21. Ive also been thinking about what bill told sookie about magic,quipping back to her rationalistic remarks about the vampires’ bodies. i thought,akshions have konsiquenses end yet,there is the Magick


    Comment by parodium — 24 August 2011 @ 6:23 am

  22. But vampires do not have to kill anymore in order to feed because the fangtasia bottoms give willingly. Also sucking doesn’t require killing,so the social order is in balance. it’s sort of like aids nowadays’more chronic predicament than death sentence.I think the irony is more that vampires hang on to class not because they as a race need to but bevause thas the only wau to live in human society.


    Comment by parodium — 24 August 2011 @ 6:33 am

  23. The possibility exists for social balance: artificial blood might not taste great but it provides the necessary nutrients; sucking doesn’t require killing or enslavement; fucking doesn’t hurt anyone. And the humans can gain power and health and potency from only the smallest doses of vampire blood, which if they would become willing donors wouldn’t hurt them at all. A Kumbaya reconciliation is achievable. What stands in the way? Maybe the creators of this show should step back a bit from all the killing and fucking in order to explore the psychology and sociology and politics and economics of this world. Probably kill the ratings.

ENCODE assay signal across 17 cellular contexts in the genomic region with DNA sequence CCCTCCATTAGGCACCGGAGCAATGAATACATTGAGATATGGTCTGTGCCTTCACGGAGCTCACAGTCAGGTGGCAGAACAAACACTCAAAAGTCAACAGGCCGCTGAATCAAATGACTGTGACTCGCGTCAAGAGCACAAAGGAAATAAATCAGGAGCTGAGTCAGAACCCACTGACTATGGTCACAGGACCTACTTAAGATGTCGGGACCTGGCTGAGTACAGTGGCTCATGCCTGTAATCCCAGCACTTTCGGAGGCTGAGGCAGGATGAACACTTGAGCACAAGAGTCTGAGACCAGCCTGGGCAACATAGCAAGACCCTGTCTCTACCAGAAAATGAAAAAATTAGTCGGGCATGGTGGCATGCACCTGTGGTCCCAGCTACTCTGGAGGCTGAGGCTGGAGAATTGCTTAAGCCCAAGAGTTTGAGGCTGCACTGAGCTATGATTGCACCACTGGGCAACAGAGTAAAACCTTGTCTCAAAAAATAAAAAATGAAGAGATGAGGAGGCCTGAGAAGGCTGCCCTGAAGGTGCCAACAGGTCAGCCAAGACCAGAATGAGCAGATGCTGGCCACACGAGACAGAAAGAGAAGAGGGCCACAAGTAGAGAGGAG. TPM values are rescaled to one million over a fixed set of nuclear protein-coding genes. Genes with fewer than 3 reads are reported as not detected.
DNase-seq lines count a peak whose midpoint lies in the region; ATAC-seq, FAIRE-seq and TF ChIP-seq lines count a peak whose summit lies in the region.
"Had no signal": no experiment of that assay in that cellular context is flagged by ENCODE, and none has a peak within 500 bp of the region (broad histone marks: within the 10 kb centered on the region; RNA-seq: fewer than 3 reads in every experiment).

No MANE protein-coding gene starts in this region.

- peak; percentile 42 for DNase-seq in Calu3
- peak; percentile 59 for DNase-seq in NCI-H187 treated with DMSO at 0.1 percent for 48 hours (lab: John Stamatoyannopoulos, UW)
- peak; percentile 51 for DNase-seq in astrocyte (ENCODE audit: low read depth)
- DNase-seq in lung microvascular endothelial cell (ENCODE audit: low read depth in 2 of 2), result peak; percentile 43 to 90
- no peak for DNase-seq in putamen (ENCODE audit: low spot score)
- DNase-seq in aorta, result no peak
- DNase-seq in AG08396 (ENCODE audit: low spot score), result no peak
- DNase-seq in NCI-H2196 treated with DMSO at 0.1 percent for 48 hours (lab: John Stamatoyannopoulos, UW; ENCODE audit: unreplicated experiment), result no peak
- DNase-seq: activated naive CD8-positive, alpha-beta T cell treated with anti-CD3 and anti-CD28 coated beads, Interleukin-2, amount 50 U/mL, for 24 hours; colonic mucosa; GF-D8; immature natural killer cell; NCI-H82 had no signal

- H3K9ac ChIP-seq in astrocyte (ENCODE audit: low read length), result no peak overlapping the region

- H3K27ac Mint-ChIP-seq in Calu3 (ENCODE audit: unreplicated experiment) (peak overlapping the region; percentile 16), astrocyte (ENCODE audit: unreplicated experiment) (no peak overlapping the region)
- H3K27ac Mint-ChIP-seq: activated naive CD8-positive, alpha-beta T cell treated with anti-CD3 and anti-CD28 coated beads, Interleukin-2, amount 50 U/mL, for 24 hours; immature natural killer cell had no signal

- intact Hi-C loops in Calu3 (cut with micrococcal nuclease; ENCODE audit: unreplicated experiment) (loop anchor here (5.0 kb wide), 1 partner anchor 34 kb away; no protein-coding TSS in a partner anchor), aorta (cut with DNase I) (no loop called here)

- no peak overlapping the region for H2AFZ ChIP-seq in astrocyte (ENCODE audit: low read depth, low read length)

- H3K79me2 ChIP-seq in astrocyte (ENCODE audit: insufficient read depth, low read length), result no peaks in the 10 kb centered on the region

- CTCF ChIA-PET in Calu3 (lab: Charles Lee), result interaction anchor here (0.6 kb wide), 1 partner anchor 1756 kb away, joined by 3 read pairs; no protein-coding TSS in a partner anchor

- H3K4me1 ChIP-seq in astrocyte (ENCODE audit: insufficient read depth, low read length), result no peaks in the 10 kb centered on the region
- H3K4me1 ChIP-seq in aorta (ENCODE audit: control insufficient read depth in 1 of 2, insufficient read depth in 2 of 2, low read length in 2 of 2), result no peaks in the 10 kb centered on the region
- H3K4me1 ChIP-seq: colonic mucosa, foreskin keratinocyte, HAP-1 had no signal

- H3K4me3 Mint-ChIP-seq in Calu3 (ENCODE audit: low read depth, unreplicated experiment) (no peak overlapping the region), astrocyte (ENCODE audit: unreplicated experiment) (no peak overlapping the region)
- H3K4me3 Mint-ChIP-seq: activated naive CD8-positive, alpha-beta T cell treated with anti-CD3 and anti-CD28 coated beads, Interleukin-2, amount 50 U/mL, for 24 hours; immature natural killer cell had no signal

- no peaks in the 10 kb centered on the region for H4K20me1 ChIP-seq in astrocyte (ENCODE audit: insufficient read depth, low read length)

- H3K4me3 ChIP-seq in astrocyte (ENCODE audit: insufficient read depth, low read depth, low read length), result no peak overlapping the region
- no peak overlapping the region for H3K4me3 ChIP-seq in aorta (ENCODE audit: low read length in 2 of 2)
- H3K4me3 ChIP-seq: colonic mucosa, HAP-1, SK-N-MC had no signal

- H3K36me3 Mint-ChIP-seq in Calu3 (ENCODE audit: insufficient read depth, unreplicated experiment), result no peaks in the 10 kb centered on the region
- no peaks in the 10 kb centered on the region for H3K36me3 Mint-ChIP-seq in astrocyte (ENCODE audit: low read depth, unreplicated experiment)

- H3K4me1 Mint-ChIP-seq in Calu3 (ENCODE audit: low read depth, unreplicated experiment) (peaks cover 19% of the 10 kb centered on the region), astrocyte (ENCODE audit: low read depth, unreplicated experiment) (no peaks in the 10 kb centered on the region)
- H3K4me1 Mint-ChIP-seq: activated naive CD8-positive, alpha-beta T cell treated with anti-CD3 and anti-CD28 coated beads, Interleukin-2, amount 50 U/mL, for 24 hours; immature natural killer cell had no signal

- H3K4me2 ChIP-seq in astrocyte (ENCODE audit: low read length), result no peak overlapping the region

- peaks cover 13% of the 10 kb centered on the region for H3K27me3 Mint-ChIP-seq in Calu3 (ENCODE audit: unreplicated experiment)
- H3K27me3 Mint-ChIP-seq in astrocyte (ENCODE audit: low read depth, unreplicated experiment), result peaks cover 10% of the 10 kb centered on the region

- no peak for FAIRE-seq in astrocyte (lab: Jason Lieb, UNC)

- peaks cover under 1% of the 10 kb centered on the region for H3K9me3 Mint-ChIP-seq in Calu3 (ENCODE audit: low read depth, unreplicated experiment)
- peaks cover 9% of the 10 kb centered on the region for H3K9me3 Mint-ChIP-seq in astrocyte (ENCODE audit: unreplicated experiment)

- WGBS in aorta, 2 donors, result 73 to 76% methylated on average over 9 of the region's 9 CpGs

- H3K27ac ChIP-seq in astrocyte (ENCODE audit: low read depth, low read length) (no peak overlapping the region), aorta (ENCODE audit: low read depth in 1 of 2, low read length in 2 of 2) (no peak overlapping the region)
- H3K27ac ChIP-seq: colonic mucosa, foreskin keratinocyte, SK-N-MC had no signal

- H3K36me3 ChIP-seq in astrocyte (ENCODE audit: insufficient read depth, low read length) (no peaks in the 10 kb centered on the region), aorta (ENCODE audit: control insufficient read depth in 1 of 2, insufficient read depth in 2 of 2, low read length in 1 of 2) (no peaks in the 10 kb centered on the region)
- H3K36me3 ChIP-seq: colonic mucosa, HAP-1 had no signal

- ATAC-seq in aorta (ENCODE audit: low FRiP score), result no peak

Comment by ktismatics — 24 August 2011 @ 7:07 am

  24. What stands in the way?